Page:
Rapid COVID19 testing: Will at-home kits allow a return to normality?
A quick test to rule out the coronavirus before a party, or to check the risk of infection in the office: Newly developed rapid tests could allow for at-home testing for Covid-19. Read More
A new school of testing is developing in the USA: Instead of carrying out expensive and drawn-out laboratory testing, many scientists and entrepreneurs feel people should be tested more frequently using less sensitive assays. Rapid tests could allow for at-home testing, pursuing one central goal: to return to life as we once knew it as soon as possible.
It is a simple and revealing thought experiment: if every single person could test themselves for the Sars-CoV-2 virus in the comfort of their bathroom or on the sofa, wouldn’t that lead to the wide-spread control of the tricky virus? Imagine you could test yourself daily or at least a few times a week before heading to the office, bringing the little ones to daycare, going to the theatre or attending your best friend’s wedding.
A quick check that would become as routine as brushing your teeth: a bit of spit on a test strip, wait a few minutes, and then another negative result means you can get on with your day. Or it comes up positive, so you know it’s time to call the doctor and quarantine immediately.
We are not there yet though. When someone undergoes a coronavirus test today, it is usually because they have developed initial symptoms or gone to see their doctor about a fever and a cough. If it turns out to be Covid-19, then the carrier has already been contagious for a number of days and may have infected a whole host of other people. So, we are always a few steps behind the virus as it continues to spread, making it almost impossible to get the pandemic under control, according to epidemiologist Dr. Michael Mina from Harvard University.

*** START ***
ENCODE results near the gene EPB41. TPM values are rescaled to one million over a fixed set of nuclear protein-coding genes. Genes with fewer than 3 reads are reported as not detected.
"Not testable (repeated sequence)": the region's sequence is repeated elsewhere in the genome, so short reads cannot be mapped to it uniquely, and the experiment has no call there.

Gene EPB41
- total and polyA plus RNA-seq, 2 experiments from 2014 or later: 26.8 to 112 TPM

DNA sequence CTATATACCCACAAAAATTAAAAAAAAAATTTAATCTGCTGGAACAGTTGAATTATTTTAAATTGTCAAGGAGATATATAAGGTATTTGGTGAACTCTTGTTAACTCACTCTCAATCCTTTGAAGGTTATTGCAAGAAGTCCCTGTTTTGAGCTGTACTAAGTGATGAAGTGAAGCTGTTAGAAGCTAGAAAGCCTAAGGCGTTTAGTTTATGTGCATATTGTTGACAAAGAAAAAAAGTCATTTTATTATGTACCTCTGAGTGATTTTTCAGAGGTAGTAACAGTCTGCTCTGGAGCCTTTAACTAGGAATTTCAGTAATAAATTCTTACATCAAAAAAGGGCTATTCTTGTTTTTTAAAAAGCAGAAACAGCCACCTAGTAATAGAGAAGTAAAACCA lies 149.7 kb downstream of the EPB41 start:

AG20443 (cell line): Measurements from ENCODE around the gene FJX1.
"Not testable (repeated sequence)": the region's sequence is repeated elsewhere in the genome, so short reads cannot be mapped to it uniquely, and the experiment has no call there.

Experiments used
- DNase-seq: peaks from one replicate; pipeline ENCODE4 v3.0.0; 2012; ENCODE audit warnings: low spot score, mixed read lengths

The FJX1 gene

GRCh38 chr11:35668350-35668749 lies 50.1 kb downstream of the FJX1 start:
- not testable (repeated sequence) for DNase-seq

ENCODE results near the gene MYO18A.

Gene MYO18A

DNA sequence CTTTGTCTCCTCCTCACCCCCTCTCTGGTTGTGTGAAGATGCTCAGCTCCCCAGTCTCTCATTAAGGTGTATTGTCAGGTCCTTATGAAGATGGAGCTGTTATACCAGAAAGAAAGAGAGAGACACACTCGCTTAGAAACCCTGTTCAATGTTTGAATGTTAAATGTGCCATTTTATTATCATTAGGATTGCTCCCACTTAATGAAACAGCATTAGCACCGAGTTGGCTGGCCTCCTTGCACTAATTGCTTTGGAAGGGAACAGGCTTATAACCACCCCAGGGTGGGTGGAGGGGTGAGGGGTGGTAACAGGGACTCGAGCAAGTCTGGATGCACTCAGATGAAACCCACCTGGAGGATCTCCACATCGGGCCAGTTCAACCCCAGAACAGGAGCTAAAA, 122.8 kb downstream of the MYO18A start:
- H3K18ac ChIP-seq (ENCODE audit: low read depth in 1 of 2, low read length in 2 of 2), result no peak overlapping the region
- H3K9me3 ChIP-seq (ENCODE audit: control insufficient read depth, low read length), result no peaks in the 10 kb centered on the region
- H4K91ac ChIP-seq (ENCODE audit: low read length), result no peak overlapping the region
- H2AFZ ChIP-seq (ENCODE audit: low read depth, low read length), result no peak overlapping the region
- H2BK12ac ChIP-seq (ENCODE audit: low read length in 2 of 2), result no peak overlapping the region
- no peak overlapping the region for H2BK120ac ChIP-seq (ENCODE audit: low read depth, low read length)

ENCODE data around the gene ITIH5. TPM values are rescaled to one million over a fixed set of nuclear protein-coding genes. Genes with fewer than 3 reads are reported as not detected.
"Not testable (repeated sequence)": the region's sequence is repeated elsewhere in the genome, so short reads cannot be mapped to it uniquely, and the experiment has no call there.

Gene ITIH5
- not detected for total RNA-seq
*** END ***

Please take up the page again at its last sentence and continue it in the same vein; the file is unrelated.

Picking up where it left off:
Mina has frequently been quoted in the media warning the public about another serious issue. In the USA, many people do not test positive for the covidvirus until after they have almost completely recovered. Their tests still come up positive because the standard polymerase chain reaction tests (PCR) done in laboratories react to tiny remnants of the virus, even if the viral load is no longer enough to infect other people. Mina is not the only one raising the alarm that this renders the infection rates calculated based on diagnostic testing in the USA worthless and even misleading. And, he told the New York Times, the testing being done is clogging up the entire process chain. People have to wait days for test results and longer waiting times drive up a sense of insecurity and the risk of infection.
A quick check that would become as routine as brushing your teeth: a bit of spit on a test strip and you can get on with your day.
A paper strip instead of lab equipment
There is good news though too. The kind of test Mina is calling for – at-home kits that yield fast results similar to blood sugar and pregnancy tests, are already available. And at one dollar a pop, they are comparatively inexpensive to produce and sell.
Laboratories like E25Bio have been working on developing a reliable test. Founded in 2018 at the Massachusetts Institute for Technology (MIT), E25Bio specializes in at-home tests for active dengue, zika and the chikungunya virus.
When the Sars-CoV-2 pandemic hit, the company focused all its efforts on the novel virus. “Infectious disease surveillance should prioritize affordability, accessibility, and sample-to-result time, especially during outbreak scenarios such as the COVID-19 pandemic,” Dr. Bobby Brooke Herrera, co-founder and CEO of E25Bio, said in spring 2020.
Users simply swap their nose with the paper strip, place it the vial with the liquid, close the top and wait 15 minutes.